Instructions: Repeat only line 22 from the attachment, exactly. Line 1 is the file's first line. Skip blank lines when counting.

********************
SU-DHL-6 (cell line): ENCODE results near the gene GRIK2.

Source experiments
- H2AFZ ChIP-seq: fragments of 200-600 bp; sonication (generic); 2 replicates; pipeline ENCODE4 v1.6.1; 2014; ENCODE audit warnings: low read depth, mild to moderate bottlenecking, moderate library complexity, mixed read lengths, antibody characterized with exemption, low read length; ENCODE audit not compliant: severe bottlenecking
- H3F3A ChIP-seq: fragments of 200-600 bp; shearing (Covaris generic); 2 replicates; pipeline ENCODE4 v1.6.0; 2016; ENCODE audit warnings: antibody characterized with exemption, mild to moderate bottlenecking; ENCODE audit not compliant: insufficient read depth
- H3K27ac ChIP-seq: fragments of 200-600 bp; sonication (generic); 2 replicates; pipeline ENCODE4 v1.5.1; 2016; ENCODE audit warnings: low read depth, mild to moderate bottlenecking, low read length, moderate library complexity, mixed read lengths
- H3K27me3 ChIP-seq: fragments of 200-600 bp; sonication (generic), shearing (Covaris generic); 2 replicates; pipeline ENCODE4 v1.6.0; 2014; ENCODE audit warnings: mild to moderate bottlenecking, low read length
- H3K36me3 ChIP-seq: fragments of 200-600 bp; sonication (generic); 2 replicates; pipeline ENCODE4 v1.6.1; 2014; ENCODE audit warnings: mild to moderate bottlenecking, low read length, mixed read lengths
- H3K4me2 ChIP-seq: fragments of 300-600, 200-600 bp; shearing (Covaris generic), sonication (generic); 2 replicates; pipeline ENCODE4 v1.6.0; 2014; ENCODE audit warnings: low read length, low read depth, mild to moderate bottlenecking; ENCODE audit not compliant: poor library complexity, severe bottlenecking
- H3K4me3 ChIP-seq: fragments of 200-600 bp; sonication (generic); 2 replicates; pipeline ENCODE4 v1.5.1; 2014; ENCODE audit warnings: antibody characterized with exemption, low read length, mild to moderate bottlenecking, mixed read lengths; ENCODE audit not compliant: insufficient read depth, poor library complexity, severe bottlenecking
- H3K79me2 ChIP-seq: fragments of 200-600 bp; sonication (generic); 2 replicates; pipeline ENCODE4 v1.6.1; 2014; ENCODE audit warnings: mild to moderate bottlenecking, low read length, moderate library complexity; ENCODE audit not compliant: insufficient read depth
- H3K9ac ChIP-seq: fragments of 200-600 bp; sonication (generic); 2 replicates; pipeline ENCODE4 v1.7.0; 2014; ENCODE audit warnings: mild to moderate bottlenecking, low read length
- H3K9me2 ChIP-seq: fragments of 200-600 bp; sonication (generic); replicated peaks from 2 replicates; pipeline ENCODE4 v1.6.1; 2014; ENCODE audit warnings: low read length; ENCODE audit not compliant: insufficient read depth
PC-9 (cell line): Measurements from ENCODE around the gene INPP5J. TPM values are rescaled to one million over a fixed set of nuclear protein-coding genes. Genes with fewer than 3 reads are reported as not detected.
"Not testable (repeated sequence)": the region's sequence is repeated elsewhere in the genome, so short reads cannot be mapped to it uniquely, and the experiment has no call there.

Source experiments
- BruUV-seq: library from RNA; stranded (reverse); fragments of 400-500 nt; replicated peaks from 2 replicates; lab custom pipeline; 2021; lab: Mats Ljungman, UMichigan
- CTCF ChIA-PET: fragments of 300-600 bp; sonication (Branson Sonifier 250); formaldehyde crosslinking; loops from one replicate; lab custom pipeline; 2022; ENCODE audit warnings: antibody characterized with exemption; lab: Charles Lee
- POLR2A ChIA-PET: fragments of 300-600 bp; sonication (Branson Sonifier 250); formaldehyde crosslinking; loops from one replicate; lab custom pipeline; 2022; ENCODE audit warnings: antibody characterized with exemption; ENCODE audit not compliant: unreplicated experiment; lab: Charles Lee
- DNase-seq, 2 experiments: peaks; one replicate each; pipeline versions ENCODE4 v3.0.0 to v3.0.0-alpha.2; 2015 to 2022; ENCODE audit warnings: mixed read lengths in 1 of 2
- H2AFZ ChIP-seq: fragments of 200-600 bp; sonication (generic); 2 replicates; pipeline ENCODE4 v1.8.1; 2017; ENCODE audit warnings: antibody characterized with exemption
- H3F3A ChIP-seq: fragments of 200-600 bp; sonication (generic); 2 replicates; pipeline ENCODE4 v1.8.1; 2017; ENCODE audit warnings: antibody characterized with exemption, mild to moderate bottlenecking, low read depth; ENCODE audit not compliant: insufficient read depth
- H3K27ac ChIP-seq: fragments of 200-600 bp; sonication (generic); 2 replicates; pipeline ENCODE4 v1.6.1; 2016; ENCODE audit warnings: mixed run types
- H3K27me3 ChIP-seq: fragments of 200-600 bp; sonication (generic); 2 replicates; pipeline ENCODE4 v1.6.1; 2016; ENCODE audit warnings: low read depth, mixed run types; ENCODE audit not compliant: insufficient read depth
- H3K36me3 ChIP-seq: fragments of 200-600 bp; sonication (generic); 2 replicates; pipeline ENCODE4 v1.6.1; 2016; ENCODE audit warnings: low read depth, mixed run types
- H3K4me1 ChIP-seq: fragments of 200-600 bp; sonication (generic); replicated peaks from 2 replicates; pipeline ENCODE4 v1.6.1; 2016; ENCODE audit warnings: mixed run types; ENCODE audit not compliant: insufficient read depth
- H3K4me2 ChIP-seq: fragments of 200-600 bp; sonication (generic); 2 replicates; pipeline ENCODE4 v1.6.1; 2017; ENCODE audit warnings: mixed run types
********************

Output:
- H3K27ac ChIP-seq: fragments of 200-600 bp; sonication (generic); 2 replicates; pipeline ENCODE4 v1.6.1; 2016; ENCODE audit warnings: mixed run types